Communications IT News

By: Jesse Cryderman

Ericsson made a significant addition to its OSS/BSS portfolio with the purchase of ConceptWave in late September. The acquisition, combined with its Telcordia integration, moves Ericsson closer to having the industry’s most comprehensive OSS/BSS portfolio. The deal will certainly help it compete against rivals like Accenture, Amdocs and Huawei, as the company now serves more than 1.7 billion people and leads in billing and charging. According to Gartner, Accenture led the overall telecom operations management systems market in 2011, with Ericsson in second place.

Chun-Ling Woon, VP of marketing and business development for ConceptWave, shared his perspective with Pipeline on how the company will operate and be integrated into Ericsson. “Ongoing, ConceptWave will, with the acquisition, be a fully owned subsidiary to Ericsson, and continue to be managed as a separate entity with its own management. Ericsson will take on all current employees and consultants. Operationally, ConceptWave will be part of Business Unit Support Solutions and the OSS product line. ConceptWave will remain its own legal entity, and will be run and function with a high degree of autonomy, i.e., business as usual.”

Elisabetta Romano, Head of OSS in Business Unit Support Solutions, Ericsson, said the addition of ConceptWave’s assets will help Ericsson enable communications service providers (CSPs) to deliver more personalized services. “There is a trend towards more personalization of services, where end-users want to purchase communications services meeting their individual needs. This puts high demand on telecom operators to be able to offer flexible product bundles with customized pricing packages. In this area ConceptWave’s solutions and [its] employees’ expertise add considerable value to Ericsson’s portfolio.”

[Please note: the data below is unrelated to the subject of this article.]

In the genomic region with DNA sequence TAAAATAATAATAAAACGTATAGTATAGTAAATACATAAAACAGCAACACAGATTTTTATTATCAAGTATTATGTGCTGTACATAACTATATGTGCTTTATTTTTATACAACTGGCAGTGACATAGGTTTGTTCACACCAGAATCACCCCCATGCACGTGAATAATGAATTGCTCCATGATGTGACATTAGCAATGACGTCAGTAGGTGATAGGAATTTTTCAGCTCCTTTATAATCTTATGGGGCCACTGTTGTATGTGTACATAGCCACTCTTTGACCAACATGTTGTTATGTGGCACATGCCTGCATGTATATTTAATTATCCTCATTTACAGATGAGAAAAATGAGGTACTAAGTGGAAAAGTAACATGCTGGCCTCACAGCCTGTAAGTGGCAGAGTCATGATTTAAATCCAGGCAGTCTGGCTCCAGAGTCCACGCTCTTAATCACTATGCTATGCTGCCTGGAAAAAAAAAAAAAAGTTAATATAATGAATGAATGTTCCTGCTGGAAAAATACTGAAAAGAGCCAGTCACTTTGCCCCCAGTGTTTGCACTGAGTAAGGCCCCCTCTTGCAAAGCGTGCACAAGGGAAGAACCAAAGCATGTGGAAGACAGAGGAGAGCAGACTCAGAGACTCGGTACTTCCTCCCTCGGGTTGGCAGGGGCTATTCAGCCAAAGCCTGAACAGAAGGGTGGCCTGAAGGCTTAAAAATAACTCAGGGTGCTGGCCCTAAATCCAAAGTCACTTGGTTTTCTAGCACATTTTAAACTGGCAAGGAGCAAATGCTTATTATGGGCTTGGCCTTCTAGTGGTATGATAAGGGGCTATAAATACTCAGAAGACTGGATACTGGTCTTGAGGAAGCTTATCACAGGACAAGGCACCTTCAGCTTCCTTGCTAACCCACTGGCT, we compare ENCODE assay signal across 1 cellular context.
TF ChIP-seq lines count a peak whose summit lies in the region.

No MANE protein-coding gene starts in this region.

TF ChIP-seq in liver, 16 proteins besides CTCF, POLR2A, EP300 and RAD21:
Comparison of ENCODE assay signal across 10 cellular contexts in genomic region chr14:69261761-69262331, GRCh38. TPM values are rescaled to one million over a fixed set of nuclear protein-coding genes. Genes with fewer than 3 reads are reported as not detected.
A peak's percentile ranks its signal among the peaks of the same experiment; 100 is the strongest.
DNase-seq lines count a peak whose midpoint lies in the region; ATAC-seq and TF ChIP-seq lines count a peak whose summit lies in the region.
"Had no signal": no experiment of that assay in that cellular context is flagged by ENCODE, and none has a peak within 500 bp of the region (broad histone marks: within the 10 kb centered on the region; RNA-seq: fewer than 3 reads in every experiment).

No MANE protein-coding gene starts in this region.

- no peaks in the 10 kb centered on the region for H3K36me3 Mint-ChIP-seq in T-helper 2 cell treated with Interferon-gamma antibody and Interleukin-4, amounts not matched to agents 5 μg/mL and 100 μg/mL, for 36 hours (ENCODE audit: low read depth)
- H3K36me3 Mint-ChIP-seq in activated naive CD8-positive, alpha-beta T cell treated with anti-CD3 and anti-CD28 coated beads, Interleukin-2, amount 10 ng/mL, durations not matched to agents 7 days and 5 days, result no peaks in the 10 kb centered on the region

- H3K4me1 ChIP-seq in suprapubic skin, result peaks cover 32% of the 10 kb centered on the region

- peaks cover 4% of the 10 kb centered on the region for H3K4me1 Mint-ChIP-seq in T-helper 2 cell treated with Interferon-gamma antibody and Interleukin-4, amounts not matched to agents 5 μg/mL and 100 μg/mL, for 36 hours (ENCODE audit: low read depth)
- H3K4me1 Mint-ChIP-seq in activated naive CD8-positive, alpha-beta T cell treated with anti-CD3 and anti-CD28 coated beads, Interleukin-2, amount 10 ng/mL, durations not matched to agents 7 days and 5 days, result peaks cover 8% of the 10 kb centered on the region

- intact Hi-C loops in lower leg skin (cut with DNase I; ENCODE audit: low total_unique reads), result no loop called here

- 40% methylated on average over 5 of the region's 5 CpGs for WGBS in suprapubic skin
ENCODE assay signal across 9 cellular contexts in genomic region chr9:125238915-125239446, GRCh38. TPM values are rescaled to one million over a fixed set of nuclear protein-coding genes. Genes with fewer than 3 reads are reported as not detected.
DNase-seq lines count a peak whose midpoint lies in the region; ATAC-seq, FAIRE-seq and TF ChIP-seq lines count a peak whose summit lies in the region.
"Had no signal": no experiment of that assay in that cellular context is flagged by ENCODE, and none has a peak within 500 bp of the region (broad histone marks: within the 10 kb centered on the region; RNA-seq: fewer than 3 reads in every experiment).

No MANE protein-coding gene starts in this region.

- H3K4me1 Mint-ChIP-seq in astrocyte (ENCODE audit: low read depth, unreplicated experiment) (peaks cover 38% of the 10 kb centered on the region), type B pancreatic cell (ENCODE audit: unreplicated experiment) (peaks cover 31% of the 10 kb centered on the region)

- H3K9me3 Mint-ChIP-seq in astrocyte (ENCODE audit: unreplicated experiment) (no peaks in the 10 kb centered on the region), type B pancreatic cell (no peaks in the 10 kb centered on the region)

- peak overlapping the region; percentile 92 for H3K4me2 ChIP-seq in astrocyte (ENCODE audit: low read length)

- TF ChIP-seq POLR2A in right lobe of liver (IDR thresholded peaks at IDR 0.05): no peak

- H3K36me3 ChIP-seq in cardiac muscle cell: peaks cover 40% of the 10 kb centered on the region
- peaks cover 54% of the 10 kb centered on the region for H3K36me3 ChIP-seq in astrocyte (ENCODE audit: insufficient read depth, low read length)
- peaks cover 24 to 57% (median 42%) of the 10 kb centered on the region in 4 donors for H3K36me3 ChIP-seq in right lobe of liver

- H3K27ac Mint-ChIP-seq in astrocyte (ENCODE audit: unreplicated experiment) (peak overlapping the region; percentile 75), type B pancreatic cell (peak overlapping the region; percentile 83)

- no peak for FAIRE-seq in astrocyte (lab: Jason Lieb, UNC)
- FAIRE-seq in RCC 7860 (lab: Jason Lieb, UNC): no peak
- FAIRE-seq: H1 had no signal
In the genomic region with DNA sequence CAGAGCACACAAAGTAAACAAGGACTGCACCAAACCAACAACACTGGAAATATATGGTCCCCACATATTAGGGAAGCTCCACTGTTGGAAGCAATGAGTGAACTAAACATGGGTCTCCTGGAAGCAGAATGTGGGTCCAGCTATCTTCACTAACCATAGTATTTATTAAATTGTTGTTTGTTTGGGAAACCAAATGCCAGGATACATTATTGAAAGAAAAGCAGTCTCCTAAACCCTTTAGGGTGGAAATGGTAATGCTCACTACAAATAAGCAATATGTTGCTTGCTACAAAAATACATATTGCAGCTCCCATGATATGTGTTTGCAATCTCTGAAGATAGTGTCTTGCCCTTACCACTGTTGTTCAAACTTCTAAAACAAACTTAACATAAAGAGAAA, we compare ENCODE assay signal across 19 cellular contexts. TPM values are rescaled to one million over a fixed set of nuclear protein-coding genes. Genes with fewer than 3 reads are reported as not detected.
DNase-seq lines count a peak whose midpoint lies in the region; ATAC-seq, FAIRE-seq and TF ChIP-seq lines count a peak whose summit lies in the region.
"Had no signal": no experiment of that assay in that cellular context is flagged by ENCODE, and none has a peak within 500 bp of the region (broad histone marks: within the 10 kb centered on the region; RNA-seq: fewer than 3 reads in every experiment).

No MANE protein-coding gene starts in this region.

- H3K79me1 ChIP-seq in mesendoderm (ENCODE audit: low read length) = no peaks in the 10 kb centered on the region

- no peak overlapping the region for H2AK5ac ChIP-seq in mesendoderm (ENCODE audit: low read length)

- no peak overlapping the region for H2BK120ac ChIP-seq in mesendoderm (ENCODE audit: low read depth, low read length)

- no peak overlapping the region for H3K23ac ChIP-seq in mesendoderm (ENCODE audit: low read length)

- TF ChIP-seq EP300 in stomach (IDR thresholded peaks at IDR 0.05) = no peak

Video Killed the Video Star

Pipeline has closely covered the competitive video landscape for years, and compelling stories are an inherent feature of fierce competition. Years ago cable operators reigned supreme, but telco TV has sapped subscribers every year, and now over-the-top (OTT) offerings threaten the providers of the pipe with low-cost streaming-video programming.

However, cord-cutting behavior—ditching pay TV for Internet-delivered video—has not occurred at the level some industry analysts predicted. It turns out people are switching to over-the-top (OTT) video as supplemental programming more than as a replacement for pay TV, and it very well could be explained in one word: content. Pay TV offers significantly more content—in particular, first-run content—than any OTT service alone or even several OTT offerings combined. However, this may soon change, says Anthony Wood, CEO and founder of Roku.

Wood predicts the development of a new competitor class on the horizon. Pulling all the content together in one place through one interface, combined with a low price, has earned Roku success, but he thinks that bundling Internet content with premium television programming is the next step, creating what he calls virtual MSOs. “In the next 12 months in the U.S. you’ll start to see a virtual MSO, a pay TV package distributed over the Internet through devices like Roku,” Wood is quoted as saying in Multichannel News. “Companies are trying to figure out how to reach a different class of customer, maybe [ones] who don’t have cable TV.”

In anticipation of such developments, CSPs like BT and AT&T are launching their own innovative offerings. BT’s idea is simple: be your own OTT provider; in other words, don’t pass on customers just because they want to cut the cord. Last month BT announced a new program to provide YouView set-top boxes for no charge (usually £299) to new broadband-only customers. The incentive extends to bundled and TV customers as well, but offering what amounts to an OTT service to broadband customers is unique. Armed with the new set-top box a BT Infinity broadband customer is privy to a large selection of features courtesy of YouView, including over 100 channels of programming, on-demand content and DVR functionality.


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